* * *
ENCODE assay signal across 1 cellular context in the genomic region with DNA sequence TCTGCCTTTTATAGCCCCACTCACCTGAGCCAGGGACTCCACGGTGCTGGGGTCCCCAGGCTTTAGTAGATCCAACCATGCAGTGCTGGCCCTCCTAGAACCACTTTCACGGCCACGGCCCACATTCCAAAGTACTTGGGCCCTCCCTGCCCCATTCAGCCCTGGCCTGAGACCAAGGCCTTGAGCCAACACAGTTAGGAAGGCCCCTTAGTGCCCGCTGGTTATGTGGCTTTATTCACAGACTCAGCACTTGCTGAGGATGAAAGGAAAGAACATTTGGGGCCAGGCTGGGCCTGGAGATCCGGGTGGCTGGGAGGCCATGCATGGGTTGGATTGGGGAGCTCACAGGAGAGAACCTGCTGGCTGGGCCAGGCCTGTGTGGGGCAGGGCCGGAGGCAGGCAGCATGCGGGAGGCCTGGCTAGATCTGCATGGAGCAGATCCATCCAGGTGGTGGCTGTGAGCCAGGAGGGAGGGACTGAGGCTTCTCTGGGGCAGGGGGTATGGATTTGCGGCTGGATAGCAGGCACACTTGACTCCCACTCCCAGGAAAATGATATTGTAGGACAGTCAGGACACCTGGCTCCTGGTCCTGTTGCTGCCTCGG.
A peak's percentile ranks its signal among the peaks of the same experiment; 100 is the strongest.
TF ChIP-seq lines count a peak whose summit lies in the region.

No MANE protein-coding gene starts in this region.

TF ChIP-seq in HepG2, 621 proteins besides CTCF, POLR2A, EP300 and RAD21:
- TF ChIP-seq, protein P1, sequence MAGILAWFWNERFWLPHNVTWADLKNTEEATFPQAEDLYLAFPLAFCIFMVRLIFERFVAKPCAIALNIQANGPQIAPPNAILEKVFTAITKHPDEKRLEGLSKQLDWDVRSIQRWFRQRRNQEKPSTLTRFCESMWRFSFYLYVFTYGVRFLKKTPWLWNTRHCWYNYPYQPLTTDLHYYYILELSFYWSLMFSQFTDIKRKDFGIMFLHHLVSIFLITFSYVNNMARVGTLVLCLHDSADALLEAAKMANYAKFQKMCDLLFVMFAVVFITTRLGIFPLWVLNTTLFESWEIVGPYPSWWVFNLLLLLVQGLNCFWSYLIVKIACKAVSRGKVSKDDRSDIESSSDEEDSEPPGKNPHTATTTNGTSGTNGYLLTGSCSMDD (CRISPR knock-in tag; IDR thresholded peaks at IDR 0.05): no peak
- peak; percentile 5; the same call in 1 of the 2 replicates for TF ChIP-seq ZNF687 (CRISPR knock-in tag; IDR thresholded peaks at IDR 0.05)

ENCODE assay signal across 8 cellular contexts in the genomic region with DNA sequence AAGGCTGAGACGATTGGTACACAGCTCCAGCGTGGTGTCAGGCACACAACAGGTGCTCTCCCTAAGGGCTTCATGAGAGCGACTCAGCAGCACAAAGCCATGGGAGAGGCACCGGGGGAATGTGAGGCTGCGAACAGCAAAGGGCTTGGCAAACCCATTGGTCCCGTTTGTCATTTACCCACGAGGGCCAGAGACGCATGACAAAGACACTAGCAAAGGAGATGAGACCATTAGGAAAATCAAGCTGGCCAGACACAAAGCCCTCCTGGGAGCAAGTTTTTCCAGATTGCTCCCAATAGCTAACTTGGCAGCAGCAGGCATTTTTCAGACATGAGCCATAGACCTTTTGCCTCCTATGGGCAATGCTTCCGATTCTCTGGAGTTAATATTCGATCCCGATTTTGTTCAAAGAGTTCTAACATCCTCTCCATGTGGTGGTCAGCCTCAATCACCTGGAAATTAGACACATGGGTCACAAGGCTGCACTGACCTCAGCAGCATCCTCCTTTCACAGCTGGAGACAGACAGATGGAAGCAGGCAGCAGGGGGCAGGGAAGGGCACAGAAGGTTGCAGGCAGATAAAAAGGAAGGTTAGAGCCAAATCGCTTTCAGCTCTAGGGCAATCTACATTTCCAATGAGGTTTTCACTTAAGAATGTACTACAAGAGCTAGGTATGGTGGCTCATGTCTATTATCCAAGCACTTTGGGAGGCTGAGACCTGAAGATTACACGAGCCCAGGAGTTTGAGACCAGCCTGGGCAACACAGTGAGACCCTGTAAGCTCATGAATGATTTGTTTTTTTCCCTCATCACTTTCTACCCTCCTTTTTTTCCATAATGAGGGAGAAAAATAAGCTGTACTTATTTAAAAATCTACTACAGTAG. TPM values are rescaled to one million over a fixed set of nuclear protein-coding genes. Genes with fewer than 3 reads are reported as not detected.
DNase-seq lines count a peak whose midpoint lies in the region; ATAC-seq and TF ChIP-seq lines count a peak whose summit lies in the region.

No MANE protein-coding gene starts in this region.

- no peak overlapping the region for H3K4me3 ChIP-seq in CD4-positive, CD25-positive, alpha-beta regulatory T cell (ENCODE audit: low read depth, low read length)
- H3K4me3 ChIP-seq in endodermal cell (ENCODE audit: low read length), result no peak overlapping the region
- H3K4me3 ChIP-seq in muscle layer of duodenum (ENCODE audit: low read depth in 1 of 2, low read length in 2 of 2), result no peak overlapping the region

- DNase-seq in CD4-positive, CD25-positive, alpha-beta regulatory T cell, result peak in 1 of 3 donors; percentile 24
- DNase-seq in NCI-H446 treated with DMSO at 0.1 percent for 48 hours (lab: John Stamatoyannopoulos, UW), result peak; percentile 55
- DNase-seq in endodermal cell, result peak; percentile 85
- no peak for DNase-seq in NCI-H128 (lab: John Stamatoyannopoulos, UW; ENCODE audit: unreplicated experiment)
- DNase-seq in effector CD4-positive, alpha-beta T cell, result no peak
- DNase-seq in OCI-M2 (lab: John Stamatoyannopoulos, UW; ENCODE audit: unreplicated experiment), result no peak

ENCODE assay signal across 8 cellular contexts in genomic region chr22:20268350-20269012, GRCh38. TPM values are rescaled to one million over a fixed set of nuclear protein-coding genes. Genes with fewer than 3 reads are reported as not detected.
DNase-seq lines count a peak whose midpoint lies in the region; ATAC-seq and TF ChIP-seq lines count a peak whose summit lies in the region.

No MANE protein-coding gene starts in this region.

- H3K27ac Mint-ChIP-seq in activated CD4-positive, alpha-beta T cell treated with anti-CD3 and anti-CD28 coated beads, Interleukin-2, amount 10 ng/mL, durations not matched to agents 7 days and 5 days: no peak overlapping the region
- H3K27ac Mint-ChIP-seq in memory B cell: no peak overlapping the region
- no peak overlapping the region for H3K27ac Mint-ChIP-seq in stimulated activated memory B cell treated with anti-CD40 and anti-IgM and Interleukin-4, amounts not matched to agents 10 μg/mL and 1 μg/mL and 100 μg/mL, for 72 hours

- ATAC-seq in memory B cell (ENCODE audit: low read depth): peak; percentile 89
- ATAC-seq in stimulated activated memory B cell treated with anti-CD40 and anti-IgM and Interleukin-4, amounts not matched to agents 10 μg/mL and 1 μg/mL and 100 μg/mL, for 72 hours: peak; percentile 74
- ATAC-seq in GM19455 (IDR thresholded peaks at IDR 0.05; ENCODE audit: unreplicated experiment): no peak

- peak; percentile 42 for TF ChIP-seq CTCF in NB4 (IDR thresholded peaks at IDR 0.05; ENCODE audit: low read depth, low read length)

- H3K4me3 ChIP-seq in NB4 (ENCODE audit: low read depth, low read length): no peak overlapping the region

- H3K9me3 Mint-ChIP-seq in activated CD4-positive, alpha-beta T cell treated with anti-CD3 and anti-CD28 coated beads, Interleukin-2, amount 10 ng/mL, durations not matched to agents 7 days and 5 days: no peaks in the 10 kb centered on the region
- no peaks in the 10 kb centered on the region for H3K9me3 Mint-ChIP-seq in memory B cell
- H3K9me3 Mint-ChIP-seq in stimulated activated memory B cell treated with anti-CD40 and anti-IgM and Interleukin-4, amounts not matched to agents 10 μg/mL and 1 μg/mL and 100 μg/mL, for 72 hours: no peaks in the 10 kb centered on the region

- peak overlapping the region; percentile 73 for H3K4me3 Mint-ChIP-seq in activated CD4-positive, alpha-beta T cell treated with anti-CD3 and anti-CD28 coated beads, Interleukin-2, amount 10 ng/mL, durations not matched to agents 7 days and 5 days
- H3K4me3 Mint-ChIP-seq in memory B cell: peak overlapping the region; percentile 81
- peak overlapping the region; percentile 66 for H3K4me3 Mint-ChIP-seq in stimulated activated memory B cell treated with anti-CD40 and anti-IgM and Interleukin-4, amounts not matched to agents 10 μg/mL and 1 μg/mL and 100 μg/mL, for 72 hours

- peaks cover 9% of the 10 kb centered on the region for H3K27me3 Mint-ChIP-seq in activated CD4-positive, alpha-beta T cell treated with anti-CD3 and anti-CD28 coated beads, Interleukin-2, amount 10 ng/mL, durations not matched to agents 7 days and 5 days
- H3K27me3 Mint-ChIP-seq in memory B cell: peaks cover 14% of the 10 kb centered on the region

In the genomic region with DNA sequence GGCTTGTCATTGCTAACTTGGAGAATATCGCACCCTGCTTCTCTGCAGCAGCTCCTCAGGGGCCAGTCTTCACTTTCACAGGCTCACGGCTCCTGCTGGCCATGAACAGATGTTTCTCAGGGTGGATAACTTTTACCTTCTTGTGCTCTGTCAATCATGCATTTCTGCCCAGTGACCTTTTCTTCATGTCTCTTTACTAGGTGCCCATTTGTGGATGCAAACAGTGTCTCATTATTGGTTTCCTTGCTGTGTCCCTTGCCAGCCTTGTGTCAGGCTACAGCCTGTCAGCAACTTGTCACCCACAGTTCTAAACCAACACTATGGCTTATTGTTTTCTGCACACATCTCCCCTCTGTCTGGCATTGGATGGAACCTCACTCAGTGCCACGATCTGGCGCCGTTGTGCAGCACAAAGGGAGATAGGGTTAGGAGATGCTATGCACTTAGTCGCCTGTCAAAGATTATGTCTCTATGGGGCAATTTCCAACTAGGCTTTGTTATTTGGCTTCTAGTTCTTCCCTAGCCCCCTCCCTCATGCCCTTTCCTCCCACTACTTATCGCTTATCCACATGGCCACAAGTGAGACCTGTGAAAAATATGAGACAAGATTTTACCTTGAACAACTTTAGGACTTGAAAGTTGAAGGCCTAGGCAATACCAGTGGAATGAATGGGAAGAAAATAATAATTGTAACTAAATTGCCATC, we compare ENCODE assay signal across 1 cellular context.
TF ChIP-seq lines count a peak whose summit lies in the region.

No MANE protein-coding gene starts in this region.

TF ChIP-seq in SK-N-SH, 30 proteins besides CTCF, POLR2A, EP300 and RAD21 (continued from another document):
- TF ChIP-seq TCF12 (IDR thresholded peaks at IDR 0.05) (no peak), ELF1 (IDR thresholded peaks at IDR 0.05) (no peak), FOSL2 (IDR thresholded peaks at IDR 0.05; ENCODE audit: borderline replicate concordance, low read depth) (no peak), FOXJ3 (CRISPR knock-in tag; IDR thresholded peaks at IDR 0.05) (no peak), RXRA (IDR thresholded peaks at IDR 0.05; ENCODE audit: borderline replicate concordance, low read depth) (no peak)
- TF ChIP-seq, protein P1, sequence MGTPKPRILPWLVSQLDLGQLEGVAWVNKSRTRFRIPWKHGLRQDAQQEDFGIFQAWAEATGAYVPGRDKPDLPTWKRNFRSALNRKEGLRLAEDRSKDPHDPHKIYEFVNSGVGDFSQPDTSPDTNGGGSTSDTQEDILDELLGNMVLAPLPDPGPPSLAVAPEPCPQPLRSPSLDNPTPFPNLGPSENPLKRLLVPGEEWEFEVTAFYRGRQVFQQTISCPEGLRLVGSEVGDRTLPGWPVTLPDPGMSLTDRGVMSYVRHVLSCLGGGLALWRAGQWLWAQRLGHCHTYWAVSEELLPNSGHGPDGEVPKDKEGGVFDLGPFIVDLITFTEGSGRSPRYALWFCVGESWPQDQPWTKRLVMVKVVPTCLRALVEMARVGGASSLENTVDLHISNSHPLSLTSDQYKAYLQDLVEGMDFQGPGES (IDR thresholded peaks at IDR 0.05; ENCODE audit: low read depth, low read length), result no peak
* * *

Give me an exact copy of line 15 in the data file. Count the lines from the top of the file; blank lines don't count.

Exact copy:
- DNase-seq in NCI-H446 treated with DMSO at 0.1 percent for 48 hours (lab: John Stamatoyannopoulos, UW), result peak; percentile 55